People to count on

And when the going gets tough, our “troops” play a significant part in our well-being. That is, having a friend or family member whom you can confide in, providing moral support.

While six per cent of respondents say they have no support network, 41 per cent have more than four friends whom they can turn to for help first before approaching their siblings and parents, in difficult times.

Her World Happiness Survey 2019

In collaboration with Centre For Mindfulness Singapore. 

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Who are 61 years and above say they are happy, making them the happiest lot. In second place: folks in the 51-60 age group at 60.4%.
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Who earn over $10,000 a month are happy, putting them in the lead, followed by those in the $5,000-$10,000 bracket.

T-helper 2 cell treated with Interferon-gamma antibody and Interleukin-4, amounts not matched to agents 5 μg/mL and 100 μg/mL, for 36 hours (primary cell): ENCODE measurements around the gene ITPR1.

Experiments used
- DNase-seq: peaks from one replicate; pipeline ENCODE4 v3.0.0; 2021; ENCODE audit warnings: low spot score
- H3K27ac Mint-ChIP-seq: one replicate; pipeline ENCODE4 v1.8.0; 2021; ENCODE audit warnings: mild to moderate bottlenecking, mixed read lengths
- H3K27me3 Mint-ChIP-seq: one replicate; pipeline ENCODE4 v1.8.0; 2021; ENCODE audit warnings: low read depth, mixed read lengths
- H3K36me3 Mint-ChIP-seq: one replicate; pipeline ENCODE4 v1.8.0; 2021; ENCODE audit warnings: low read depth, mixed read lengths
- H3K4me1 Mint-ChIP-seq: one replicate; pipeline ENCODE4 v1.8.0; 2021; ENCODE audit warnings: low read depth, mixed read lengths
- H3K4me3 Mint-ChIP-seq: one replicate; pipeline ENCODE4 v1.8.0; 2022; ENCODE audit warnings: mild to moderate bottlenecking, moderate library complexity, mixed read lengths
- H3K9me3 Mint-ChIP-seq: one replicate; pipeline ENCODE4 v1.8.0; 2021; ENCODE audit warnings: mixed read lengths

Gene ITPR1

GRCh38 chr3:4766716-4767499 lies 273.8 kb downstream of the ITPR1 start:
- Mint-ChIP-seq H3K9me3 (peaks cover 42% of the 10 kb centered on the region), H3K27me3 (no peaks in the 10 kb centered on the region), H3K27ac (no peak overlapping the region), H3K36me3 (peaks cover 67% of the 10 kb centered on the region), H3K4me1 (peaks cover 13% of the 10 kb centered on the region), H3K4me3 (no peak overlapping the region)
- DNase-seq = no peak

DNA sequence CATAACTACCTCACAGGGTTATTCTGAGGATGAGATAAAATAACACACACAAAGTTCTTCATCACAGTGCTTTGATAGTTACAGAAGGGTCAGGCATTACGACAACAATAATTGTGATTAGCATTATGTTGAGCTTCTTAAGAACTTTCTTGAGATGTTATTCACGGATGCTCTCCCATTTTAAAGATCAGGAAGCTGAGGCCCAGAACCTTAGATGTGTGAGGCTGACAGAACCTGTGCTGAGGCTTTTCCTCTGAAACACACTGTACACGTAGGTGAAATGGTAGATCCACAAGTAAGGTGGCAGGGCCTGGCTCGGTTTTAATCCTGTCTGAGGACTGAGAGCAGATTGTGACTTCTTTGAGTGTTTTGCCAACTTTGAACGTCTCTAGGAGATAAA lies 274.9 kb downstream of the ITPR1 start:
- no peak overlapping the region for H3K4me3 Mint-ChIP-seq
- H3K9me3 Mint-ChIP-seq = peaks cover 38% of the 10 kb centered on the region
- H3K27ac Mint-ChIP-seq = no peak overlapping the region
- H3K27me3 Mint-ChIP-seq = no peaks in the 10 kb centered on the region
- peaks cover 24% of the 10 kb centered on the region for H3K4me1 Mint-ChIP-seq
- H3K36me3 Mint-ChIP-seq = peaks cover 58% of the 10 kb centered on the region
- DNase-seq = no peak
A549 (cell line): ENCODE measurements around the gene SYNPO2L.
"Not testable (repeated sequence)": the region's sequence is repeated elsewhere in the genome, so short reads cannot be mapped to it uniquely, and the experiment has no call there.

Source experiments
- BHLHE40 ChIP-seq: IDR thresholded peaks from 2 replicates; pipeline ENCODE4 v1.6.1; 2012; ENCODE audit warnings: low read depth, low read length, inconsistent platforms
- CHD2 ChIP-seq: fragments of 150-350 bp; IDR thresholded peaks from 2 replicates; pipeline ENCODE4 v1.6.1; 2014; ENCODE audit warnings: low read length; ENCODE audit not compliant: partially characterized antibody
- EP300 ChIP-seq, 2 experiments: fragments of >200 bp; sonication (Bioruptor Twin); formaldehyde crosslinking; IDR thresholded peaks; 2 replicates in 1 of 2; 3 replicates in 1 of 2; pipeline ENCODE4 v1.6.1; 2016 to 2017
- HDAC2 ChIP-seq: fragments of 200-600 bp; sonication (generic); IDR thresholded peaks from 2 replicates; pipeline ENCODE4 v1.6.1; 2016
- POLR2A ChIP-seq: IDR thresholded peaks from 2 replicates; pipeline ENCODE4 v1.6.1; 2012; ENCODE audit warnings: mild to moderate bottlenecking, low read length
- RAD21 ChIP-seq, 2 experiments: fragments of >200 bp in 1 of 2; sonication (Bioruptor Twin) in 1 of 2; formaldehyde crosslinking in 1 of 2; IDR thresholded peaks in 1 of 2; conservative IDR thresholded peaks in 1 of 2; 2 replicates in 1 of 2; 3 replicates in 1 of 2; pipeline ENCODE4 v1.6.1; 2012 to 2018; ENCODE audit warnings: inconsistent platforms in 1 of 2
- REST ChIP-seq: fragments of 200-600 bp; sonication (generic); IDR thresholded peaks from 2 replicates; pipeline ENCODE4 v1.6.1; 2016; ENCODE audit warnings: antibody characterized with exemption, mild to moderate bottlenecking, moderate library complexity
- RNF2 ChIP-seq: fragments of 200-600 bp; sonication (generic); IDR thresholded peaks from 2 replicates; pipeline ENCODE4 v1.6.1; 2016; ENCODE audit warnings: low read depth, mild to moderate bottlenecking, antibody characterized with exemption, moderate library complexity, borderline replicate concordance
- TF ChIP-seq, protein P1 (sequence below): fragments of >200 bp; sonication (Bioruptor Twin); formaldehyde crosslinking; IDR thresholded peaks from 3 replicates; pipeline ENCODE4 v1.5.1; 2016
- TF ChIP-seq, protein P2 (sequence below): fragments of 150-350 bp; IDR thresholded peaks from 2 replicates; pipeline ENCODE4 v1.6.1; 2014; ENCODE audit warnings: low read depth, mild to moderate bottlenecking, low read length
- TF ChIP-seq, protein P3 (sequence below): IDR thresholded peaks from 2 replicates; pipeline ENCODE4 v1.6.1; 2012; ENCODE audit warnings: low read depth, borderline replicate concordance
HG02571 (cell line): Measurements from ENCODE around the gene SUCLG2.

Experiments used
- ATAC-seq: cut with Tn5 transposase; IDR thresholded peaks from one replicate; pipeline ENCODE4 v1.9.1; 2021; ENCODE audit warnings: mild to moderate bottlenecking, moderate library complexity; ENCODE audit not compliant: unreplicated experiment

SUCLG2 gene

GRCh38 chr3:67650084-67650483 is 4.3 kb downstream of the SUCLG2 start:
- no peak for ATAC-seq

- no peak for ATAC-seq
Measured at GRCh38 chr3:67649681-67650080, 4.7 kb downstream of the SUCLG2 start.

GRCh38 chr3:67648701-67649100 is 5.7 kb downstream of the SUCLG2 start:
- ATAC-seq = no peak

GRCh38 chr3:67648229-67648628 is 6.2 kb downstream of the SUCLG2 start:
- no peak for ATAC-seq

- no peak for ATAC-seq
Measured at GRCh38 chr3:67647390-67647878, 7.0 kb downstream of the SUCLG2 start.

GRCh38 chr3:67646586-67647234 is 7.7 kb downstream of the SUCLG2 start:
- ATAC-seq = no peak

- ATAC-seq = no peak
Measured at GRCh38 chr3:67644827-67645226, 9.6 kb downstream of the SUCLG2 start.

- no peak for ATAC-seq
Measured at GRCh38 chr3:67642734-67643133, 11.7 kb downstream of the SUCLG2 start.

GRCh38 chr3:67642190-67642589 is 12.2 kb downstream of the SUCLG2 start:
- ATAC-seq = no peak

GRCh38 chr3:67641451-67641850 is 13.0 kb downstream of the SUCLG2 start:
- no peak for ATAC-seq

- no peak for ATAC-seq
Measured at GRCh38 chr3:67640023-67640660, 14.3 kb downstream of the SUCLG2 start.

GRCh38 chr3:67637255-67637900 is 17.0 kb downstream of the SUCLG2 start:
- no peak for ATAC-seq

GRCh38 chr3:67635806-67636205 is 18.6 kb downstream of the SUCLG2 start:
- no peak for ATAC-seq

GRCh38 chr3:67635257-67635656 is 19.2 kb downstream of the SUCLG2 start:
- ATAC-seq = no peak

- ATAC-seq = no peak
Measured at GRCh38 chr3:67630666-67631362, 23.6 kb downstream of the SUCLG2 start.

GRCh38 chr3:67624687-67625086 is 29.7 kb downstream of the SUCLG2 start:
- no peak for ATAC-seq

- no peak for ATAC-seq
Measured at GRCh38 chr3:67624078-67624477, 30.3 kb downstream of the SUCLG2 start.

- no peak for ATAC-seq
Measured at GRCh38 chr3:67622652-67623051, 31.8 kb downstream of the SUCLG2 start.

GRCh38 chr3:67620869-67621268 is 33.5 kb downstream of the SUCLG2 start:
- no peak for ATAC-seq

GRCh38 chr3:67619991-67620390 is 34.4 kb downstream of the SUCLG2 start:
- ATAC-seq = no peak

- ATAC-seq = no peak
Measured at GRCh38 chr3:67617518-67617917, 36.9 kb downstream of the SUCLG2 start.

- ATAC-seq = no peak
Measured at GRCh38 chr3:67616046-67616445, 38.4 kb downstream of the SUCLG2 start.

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The happiest group of people are those with three to four children.
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Slightly more than 50% of respondents have upgraded or learnt new skills in the past year.
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4 out of 5 people have friends whom they can turn to for help. Siblings and parents came in second.

Analysis by Dr Sunita Rai of CFMS. Results based on 1,241 valid female responses.


We assume that the young and carefree are the happiest, but it’s not always the case. By Cheong Wen Xuan, 23 Millennials have long been mocked for being narcissistic, entitled and lazy. As if those labels aren’t enough, they struggle with a real problem: being unhappy (single) workhorses.

More in their mid to late 20s have been putting their careers before marriage, as population censuses of 2018 and 2015 have shown. Millennials live in an increasingly competitive economy. A bachelor’s degree is no longer enough. Master’s degrees and postgraduate certifications have become the norm.